Tip 34: The use of an alcohol standard during evidentiary breath testing in Canada was not mentioned in the Criminal Code as a condition precedent to former section 258(1)(c), but it seems that everyone in the judicial system and the scientific community in Canada assumed it was a condition precedent. In the Bill C-2 258(1)(c) era, we could rebut the presumptions of accuracy/identity/reliability with evidence tending to show. In the Bill C-46 section 320.31(1)(a) era, we need to keep reminding Judges that Parliament has explicitly made Crown proof beyond a reasonable of compliance with the cal. check a condition precedent to irrebuttable conclusive proof. The Crown should therefore be held to strict proof of that condition precedent, if the Crown is to have the benefit of section 1 saving of an otherwise unconstitutional presumption. See R. v. Phillips in the ONCA and St. Onge-Lamoureux in the SCC.
In Ontario we use wet-bath simulators to contain liquid alcohol standard that comes from a 500 ml bottle supplied by a lab. The lab is not the CFS or the ATC. A private lab supplies bottles to each police service separately, in whatever target value they wish.
Police in Ontario use wet-bath alcohol standard with every evidentiary breath test. The alcohol standard is allegedly known to be a specific target value (usually 100 mg/100mls but it could be another target value such as 80), because it came from a bottle that is traceable to a lab and the lab has stated a particular target value on the label. The manufacturer (the lab) has probably submitted (ten or twenty) 500 ml bottles from the lot of alcohol standard (a lot containing hundreds of 500 mls bottles) to the CFS for analysis, and probably there exists a Certificate of an Anlyst with respect to that lot. The lot has a number or other code to identify all bottles of the lot. Each of the bottles in the lot display a manufacture date and an expiry date. Each of the bottles displays a notice that the alcohol standard must be used at 34.0 ±.2° C. The bottles are sold to police in boxes of six. The box often contains a copy of the CFS Certificate of an Analyst, even though the box comes from the manufacturer.
The first question is: How does the qualified technician, who performed the subject tests on your client, know what's in the #duisimulator? It could be water, it could be Vodka, and it could be reliable and traceable alcohol standard. Hopefully it is all of, and only the contents of, a 500 ml bottle of known, traceable, reliable, alcohol standard of a known lot number.
Excerpt from a Crown re-examination of their CFS expert:
Q. I just have I think two questions. Dr.
L, I – my friend asked you some questions about the
simulator and the fact that the alcohol standard solution is a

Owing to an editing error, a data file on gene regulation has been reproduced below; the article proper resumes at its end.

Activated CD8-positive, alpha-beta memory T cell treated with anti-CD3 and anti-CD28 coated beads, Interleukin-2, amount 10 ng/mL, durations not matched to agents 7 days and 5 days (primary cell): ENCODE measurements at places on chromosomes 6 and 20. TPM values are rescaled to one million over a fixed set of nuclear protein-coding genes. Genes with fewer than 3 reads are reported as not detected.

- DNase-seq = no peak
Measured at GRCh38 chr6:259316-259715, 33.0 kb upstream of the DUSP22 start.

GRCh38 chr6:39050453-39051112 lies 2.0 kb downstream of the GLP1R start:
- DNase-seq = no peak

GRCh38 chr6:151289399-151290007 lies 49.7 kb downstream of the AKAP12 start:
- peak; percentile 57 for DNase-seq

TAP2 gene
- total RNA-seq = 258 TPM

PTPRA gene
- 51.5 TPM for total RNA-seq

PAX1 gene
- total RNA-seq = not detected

Q. And that the simulator is itself clear?
Q. And that when you pour the alcohol standard
solution into it or when a qualified breath technician would come
to operate the approved instrument, there is a clear liquid and a
clear container. There is no other way to determine what the
liquid is in that container, per say? Just by looking – let me
Q. Just by looking at the simulator we’re not able
to identify what liquid is inside the simulator?
Q. And my question to you, if there was a
different clear liquid, for example it was just water or
distilled water, how would that affect the operation of the
A. With distilled water the calibration checks
would be zero.
[if the approved instrument is properly calibrated]
Q. So they wouldn’t be within the appropriate
range that you’ve described - I believe as between 90 and 110?
A. That’s correct.
Q. So the fact the calibration itself confirms
that the alcohol standard solution is an appropriate alcohol
standard solution, is that something that’s fair to say?
Q. Okay. Can you explain that if I’m not using
the right terminology? I just want to make sure that I
understand how this calibration check works.
A. The calibration check is checking the
calibration of the instrument, so the – there has to be some
evidence of the standard that is in the simulator. ...
Additional questions include: What was in the simulator previously? Who put the current contents in the simulator? Did they do it properly? Who used the simulator subsequently? Did they contaminate the contents? How many times did they use it in between? Where have the simulator and contents been in the interim between solution change date and subject test date?
These are all questions related to continuity of evidence. A diligent defence lawyer should search for gaps in that continuity. Too often we assume that just because the subject test qualified technician says that the alcohol standard lot , number, date of solution change, date of expiry, and suitability are such and such then it must be true. Ultimately the huge question is: How does your subject test qualified technician know what was done by other police officers during the period, maybe as much as two weeks, preceding the subject tests?